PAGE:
PHNOM PENH, Cambodia — Prince Norodom Ranariddh, a former prime minister of Cambodia who was ousted in a coup and later expelled from the political party he helped found, is seeking a comeback.
Ranariddh said in a letter to current leaders of the royalist Funcinpec party that he was accepting their invitation to reassume its presidency. It had removed him in 2006 for alleged incompetence.
Ranariddh, 71, a son of the late King Norodom Sihanouk, led the party to victory in U.N.-sponsored elections in 1993, but had to accept Hun Sen, the head of the rival Cambodia People's Party, as a co-prime minister. The elections were part of a peace process following the fall of the Khmer Rouge government and were aimed at ending three decades of civil war.
Hun Sen staged a coup against his partner in 1997 with a lightning military takeover.
Ranariddh's restoration is seen as a backroom maneuver by Hun Sen to split the opposition in the 2018 general election. Funcinpec won no National Assembly seats in the 2013 election while another opposition group, the Cambodia National Rescue Party, delivered a strong challenge to Hun Sen by winning 55 of the 123 seats.
Funcinpec Secretary-General Nhek Bun Chhay said Friday that Ranariddh will officially assume its leadership at a party congress this month. He denied that Hun Sen was involved in Ranariddh's return.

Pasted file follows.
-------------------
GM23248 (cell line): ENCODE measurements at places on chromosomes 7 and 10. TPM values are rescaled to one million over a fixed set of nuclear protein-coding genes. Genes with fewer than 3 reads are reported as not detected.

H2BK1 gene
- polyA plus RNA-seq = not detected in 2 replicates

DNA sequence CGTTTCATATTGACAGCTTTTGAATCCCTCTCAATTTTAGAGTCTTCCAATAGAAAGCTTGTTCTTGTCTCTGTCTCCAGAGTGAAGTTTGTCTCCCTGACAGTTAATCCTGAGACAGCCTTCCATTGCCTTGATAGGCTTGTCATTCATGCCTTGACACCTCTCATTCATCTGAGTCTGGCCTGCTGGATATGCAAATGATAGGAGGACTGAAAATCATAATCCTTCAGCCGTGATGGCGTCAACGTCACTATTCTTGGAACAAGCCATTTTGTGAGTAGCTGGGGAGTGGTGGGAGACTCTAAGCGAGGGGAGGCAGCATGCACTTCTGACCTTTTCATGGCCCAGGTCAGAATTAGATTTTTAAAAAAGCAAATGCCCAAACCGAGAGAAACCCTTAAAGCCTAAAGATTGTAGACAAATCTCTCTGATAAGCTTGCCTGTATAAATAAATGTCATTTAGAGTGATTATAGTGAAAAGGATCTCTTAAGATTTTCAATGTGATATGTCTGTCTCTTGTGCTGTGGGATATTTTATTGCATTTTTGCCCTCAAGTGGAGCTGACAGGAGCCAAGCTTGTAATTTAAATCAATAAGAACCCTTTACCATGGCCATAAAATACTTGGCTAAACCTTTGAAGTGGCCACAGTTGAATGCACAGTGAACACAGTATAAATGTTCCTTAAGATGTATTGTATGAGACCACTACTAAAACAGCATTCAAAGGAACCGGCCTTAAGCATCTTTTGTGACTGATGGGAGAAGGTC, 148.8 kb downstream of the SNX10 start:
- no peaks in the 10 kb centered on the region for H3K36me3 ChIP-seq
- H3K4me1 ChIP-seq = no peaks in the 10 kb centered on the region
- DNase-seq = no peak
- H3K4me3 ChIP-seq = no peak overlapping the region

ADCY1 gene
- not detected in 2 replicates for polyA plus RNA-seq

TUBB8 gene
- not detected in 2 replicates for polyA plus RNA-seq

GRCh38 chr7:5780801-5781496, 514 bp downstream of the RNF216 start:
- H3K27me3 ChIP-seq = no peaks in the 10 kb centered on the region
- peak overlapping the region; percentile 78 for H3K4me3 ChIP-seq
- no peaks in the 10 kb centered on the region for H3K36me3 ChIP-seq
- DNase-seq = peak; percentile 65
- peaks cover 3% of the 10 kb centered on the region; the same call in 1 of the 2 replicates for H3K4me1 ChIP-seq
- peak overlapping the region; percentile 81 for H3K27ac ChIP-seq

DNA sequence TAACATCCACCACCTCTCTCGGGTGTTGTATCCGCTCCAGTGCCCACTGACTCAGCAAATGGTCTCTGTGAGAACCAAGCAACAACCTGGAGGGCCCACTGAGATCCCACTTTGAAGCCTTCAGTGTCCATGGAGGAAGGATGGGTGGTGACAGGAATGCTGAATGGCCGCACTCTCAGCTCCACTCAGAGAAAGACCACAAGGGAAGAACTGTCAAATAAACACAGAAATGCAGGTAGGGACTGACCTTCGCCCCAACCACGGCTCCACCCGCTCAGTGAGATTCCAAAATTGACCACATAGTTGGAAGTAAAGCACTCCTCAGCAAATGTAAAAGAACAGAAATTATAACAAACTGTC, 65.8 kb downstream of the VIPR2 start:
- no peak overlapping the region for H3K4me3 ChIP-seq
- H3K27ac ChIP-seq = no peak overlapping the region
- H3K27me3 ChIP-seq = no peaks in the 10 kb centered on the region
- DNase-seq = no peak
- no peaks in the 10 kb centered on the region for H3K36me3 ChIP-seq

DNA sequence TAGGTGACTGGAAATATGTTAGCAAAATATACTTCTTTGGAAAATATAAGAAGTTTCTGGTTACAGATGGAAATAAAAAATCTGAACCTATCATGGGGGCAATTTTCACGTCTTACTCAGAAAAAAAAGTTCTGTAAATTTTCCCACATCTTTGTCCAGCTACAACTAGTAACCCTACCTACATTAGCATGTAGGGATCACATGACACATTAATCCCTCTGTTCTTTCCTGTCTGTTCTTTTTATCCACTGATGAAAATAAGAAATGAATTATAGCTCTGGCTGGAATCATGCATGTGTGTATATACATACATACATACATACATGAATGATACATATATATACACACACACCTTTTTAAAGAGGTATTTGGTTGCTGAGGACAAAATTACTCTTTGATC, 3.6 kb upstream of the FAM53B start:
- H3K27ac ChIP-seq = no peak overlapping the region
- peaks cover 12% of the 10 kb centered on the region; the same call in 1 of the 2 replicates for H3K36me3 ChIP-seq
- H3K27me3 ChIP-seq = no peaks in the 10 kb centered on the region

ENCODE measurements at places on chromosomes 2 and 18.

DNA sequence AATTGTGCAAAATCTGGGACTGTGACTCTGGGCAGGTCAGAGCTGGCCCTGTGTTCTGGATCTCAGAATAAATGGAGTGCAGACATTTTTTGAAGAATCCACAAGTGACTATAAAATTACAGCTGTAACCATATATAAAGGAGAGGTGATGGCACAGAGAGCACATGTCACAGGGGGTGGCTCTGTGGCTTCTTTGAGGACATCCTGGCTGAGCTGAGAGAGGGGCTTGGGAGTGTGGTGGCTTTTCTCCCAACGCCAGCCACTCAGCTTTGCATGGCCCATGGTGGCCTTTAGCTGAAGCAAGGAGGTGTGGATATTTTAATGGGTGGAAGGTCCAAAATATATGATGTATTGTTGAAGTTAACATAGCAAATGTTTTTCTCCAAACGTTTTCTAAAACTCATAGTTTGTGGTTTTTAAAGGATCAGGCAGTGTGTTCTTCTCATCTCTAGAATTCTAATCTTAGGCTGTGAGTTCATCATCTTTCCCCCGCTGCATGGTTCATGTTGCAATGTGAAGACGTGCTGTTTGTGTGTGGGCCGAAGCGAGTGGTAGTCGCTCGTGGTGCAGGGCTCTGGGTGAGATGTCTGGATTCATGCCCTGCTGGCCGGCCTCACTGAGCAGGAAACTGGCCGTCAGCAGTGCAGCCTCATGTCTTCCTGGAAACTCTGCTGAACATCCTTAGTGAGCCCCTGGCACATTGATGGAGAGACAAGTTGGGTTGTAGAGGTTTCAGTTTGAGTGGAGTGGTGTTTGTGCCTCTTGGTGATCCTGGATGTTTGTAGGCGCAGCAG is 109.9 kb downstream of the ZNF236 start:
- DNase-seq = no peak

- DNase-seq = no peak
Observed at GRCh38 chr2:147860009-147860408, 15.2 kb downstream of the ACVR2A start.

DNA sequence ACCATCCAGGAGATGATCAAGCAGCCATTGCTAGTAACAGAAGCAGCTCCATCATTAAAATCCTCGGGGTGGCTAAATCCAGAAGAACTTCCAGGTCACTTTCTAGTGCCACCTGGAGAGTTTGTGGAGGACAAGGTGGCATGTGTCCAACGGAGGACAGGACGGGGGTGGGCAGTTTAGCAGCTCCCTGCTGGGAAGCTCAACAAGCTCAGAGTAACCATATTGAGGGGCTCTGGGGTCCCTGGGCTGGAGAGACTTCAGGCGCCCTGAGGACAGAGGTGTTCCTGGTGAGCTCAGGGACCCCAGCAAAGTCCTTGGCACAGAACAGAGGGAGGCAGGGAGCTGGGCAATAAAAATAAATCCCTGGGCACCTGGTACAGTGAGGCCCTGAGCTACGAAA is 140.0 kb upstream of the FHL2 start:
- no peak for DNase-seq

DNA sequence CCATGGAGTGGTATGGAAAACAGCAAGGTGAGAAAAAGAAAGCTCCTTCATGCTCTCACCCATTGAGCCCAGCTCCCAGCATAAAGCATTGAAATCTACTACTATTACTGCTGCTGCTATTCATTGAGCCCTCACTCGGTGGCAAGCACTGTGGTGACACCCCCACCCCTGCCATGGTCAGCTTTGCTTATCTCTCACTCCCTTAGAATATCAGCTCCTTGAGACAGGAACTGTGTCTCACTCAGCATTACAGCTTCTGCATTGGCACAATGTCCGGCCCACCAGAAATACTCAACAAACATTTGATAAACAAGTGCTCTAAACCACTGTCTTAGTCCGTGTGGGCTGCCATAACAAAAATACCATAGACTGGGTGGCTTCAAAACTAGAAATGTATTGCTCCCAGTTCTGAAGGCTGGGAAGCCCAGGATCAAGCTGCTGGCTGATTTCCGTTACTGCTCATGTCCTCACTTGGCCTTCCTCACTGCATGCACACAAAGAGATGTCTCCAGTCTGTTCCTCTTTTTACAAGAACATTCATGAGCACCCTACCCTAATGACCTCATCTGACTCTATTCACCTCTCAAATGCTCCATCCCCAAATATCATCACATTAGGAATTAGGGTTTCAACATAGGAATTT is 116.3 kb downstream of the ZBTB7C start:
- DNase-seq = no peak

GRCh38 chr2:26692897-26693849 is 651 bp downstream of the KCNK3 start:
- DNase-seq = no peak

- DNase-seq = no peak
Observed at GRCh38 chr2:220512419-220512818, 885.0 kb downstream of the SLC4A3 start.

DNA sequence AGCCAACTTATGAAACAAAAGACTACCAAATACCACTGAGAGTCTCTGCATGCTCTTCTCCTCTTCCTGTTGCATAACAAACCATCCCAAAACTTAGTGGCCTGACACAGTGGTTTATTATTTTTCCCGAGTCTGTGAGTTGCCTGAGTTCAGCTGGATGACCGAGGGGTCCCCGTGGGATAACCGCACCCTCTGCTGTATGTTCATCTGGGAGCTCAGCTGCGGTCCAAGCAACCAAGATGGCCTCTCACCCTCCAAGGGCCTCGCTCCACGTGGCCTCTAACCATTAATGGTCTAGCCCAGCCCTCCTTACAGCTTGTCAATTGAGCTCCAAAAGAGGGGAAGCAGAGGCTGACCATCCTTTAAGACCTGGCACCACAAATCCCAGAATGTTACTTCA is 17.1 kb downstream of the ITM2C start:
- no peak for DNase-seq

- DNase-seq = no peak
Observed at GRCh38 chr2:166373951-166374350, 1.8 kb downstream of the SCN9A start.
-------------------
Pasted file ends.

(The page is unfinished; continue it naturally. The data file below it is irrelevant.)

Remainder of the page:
Funcinpec's original success was related to the popularity of Sihanouk, who died in 2012. But Ranariddh had little of his father's charisma, and many Funcinpec lawmakers had reputations for corruption. After the party was shattered in the 1997 coup, it fell strongly under Hun Sen's influence. It served as a coalition partner in his government after elections in 1998, 2003 and 2008.
Ranariddh was dismissed as president of Funcinpec in 2006 on allegations of incompetence. Soon afterward, his former party supporters sued him for allegedly embezzling $3.6 million. Ranariddh fled the country, and was convicted in March 2007 on embezzlement charges and sentenced in absentia to 18 months in prison.
He formed a new political party, the Norodom Ranariddh Party, which won only two parliamentary seats in July 2008 elections while he was in exile. In September 2008, Ranariddh's half-brother, King Norodom Sihamoni, granted him a pardon for the embezzlement conviction. Ranariddh then returned home and announced he was quitting politics and retiring as head of his party.
Since December 2008, Ranariddh has held the post of chief adviser to the king as head of the Supreme Privy Advisory Council. The post gave him a rank formally equivalent to that of prime minister, but without political power.
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